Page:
At 4:30 am Corali arrived at our house with her daughter.  After gathering my belongings, I asked if she was ready. "I'm ready for whatever God has planned." she said calmly as she squeezed her daughter's hand.  I was amazed by her courage.

This is the mountainous road between
our pueblo and Tarapoto, the closest big city. 
Frank and Genie Summers, founders of
Family Missions Company
We caught a camioneta and settled in for the two hour ride to the city.  Once there, we visited several clinics before finding one that offered mammograms. During our (extensive) wait, we all kept the mood light with light-hearted stories and silly thoughts.

However, when the time finally came for the mammogram we turned our attention to the Lord. I explained the importance of laying hands on the sick. I explained the importance of praying with confidence. Mr. Frank and Ms. Genie, the co-founders of Family Missions Company, say "If you need a miracle, ask for a miracle!" Although her spirits were down, I convinced her that we needed to pray for a miracle, and so we did. We begged Jesus to take away any cancer; to replace any tumors with something that could be cured with medicine. We prayed fervently and with great confidence.  

Our consultation with the doctor was later that morning. After analyzing the mammogram, doing a physical examination and assessing the blood work, he informed us that Corali has nothing more than an inflammation. Her blood work suggests the onset of diabetes, which could be curtailed with a change in diet and readily available medicine.  Corali started to ask about the lumps...but as she felt around, realized that they were gone. Could this be??? Jumping up and down, we giggled and hugged and thanked Jesus for this miracle....over and over and over again. At the pharmacy, it was puzzling to the clerk that someone would be so happy to have diabetes (something that could be cured with medicine), but we didn't take time to explain. Corali was excited to get home to her family and share all that the Lord had done that day!!!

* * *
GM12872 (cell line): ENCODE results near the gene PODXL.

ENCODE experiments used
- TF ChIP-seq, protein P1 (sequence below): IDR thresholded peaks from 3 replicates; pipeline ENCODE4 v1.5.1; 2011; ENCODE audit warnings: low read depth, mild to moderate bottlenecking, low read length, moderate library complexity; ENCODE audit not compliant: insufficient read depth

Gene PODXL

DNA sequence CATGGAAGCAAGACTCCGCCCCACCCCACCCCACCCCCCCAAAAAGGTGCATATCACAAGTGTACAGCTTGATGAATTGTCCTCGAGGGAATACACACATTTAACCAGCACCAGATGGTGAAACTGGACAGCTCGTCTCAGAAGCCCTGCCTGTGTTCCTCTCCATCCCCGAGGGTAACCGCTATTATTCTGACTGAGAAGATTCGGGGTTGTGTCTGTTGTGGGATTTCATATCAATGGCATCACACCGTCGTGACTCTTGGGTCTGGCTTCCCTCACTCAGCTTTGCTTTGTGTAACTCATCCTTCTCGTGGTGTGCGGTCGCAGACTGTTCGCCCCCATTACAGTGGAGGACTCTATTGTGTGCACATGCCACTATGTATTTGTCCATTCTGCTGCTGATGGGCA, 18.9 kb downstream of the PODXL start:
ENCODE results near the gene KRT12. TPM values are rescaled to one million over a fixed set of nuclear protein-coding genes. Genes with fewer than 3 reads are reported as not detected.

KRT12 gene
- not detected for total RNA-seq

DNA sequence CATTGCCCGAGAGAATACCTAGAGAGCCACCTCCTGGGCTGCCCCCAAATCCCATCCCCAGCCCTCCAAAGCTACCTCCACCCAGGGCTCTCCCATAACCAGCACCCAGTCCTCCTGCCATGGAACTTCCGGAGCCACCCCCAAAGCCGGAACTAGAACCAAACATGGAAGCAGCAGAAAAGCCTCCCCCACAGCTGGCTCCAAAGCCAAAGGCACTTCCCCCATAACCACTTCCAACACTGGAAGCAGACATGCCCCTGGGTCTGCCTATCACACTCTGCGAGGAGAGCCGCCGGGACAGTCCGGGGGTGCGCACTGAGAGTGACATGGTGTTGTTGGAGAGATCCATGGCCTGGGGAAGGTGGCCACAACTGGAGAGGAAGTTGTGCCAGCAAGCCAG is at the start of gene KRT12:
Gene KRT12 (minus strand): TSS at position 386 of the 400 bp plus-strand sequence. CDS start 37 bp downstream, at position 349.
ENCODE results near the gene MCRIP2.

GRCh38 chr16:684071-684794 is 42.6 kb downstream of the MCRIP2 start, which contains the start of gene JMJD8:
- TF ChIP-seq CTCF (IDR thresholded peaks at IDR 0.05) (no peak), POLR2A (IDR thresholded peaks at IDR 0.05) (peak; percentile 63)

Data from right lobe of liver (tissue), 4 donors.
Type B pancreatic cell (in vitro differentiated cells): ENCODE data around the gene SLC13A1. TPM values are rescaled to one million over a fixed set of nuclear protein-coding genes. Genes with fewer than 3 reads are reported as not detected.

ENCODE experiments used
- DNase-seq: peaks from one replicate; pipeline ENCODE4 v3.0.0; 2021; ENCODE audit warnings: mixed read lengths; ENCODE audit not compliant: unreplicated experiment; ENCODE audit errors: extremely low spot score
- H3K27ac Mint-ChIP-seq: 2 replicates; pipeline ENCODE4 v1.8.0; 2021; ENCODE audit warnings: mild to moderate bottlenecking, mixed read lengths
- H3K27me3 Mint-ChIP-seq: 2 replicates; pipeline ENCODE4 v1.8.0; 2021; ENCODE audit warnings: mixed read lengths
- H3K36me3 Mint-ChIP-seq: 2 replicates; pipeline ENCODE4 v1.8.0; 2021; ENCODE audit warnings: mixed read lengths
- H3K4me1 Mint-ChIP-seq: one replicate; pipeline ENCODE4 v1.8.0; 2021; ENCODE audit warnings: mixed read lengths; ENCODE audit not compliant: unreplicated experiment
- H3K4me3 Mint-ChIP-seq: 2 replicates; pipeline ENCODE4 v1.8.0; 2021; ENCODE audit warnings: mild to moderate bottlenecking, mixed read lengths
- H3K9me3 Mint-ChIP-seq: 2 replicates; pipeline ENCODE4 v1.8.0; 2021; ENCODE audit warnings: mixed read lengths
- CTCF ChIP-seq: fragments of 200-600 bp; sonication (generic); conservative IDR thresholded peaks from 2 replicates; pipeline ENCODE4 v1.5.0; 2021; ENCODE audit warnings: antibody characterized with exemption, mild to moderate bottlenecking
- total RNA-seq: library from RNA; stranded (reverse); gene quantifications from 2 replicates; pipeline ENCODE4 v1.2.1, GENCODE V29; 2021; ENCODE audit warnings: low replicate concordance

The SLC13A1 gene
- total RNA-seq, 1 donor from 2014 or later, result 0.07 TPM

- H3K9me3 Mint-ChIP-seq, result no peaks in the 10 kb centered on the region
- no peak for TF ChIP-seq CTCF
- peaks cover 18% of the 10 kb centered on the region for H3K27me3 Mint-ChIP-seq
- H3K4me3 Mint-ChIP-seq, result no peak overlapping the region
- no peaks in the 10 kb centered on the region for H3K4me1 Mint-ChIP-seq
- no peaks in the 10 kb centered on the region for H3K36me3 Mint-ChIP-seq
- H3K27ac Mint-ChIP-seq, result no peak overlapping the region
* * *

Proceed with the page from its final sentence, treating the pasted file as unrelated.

Last Sunday, Corali came to church for the first time (since we've been here). My heart overflowed with joy each time I caught a glimpse of her and her daughter smiling and holding hands. When it came time for petitions, she shared with the community between sniffles and sobs, but kept smiling. It was truly beautiful!!

A friend of mine says, "Miracles do not produce faith.  Faith produces miracles."  I believe that Jesus saw Corali's faith and blessed her, just like He did for so many during biblical times.  Please pray that this miraculous healing helps Corali's family to re-evaluate their own beliefs and see Jesus for who He really is....

Mr. Frank says, "Our God is a REAL God that does REAL things for REAL people in the REAL world."  To that I say,

Saturday, October 15, 2016

Visa Renewal by Katelyn

Did you know that someone can only get one 183-day visa to Peru a year?

Did you know that most missionaries don't leave the country to renew their visas because of the real risk of not being let back in?

We knew both of these things, but trusted in God and allowed Him to prove us wrong.

Day #1

We got to the bus station in San Hilarion (south of Tarapoto) at 9:30am and sat around for 30 minutes. When our bus arrived at 10:00am we were hustled onto the bus in about 3 minutes. We knew we had a 20 hour ride ahead, so we got comfortable, slept, watched the "interesting" movies they were showing, ate whatever they gave us and watched the clock.

Day #2

We got into Piura (in NW Peru) at 4:00am the next day. We got off the bus and into a taxi.  We asked the taxi guy to take us to the next bus stop so we could get our tickets to go into Ecuador. When we got to the bus stop the people waiting outside said it didn't open until 7:00am. So, the taxi guy took us to a place that has breakfast at 4:00am.  When we stepped out of the taxi, the waitresses attacked us like vultures to try to get us to go to their restaurants.